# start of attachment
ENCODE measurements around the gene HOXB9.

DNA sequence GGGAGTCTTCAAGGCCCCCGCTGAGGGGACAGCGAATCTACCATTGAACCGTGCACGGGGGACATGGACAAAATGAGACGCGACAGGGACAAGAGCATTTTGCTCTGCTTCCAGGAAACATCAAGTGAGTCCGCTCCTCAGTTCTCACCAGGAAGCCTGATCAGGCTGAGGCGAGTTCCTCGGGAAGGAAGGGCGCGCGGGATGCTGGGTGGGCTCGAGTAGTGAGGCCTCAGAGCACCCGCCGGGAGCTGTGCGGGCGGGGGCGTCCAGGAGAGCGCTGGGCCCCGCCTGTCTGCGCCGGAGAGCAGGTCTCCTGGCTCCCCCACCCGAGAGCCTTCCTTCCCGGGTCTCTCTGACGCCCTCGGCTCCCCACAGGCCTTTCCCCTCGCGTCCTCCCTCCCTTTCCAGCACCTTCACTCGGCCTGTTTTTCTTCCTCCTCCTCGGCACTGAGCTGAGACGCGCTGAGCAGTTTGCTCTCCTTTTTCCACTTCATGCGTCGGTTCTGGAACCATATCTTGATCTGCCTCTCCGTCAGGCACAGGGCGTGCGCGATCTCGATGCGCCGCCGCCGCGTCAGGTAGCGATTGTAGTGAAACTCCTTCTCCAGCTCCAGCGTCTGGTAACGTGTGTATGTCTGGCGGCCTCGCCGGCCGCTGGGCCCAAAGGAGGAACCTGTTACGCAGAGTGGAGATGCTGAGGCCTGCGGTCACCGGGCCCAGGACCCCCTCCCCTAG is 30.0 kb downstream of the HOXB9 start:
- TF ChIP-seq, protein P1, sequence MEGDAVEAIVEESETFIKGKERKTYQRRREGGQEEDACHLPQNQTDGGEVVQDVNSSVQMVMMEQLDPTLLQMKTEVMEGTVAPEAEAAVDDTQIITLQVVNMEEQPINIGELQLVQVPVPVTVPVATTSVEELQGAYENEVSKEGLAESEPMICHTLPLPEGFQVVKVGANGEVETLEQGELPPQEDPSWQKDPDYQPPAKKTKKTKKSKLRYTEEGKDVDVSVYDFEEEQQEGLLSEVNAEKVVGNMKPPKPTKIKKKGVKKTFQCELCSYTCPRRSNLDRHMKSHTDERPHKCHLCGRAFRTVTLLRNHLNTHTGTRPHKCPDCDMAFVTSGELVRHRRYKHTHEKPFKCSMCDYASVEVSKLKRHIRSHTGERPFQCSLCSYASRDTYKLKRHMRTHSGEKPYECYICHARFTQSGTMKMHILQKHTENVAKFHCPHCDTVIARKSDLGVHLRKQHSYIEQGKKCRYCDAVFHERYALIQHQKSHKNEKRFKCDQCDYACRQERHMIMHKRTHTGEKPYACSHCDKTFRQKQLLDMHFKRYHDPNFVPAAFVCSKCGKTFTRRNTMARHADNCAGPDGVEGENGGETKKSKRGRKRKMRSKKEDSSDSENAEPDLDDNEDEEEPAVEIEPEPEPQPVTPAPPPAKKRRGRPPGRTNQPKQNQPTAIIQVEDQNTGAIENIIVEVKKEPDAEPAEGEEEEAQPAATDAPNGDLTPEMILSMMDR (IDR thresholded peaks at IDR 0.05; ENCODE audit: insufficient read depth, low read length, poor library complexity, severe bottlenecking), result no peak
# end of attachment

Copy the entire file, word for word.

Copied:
ENCODE measurements around the gene HOXB9.

DNA sequence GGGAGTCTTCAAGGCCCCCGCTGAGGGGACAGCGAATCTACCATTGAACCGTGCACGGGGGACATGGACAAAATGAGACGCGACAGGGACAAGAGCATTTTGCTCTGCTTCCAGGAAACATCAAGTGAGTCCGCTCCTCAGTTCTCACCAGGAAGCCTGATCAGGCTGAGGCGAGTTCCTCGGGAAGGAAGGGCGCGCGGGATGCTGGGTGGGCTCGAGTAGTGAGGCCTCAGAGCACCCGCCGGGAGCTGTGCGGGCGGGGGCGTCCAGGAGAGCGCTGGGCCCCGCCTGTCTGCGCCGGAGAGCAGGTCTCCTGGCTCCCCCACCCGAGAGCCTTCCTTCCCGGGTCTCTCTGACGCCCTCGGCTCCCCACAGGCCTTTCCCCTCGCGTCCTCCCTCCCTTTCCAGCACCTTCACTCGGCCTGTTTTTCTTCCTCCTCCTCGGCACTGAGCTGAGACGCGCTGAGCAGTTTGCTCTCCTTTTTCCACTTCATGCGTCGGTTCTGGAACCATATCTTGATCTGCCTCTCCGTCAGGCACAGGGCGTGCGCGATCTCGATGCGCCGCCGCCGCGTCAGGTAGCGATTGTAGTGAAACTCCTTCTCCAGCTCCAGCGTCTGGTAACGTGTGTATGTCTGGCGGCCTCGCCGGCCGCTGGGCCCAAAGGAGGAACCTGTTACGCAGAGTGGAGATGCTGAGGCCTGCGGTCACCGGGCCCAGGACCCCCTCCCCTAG is 30.0 kb downstream of the HOXB9 start:
- TF ChIP-seq, protein P1, sequence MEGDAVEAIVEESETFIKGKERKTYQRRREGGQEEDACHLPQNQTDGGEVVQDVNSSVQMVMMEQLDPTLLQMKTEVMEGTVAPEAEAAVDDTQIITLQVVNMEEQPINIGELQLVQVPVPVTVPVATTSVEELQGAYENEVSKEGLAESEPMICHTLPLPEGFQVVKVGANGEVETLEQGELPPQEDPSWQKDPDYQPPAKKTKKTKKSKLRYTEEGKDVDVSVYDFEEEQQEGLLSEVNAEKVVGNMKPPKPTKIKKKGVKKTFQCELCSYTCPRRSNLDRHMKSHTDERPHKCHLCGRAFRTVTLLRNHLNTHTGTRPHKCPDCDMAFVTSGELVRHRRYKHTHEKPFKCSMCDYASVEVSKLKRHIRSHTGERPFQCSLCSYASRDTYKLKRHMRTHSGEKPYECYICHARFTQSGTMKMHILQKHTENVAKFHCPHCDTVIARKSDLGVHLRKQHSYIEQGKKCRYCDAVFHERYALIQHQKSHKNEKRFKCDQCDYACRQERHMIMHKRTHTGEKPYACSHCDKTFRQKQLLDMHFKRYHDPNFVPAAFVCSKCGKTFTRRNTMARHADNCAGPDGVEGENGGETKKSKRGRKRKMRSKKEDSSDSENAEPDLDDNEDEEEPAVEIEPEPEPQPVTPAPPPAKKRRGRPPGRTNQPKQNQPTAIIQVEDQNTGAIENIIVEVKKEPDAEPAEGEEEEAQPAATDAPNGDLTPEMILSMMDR (IDR thresholded peaks at IDR 0.05; ENCODE audit: insufficient read depth, low read length, poor library complexity, severe bottlenecking), result no peak